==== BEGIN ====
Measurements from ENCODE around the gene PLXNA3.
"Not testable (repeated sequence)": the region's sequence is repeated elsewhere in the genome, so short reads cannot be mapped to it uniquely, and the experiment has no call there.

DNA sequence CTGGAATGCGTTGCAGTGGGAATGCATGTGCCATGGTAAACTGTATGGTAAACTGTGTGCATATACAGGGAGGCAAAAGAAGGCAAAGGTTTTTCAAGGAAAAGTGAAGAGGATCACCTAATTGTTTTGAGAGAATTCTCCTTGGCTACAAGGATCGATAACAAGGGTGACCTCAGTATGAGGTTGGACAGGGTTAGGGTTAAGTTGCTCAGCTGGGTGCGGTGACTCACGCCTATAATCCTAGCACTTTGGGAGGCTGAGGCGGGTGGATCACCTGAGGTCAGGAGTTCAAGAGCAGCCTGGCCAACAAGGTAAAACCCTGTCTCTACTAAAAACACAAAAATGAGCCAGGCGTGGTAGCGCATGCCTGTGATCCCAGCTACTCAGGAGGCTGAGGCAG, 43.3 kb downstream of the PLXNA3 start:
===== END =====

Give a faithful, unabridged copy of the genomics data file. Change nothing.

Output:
Measurements from ENCODE around the gene PLXNA3.
"Not testable (repeated sequence)": the region's sequence is repeated elsewhere in the genome, so short reads cannot be mapped to it uniquely, and the experiment has no call there.

DNA sequence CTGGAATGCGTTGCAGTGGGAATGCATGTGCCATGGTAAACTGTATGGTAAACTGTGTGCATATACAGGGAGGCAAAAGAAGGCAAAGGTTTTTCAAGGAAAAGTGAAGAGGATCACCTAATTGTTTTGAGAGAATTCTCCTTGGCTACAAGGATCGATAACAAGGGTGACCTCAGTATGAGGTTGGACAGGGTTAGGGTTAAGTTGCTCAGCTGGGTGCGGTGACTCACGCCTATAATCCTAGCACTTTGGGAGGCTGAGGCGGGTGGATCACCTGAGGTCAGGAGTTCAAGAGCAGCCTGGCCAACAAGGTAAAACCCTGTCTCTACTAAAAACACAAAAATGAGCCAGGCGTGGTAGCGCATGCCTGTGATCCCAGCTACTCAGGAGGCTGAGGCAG, 43.3 kb downstream of the PLXNA3 start: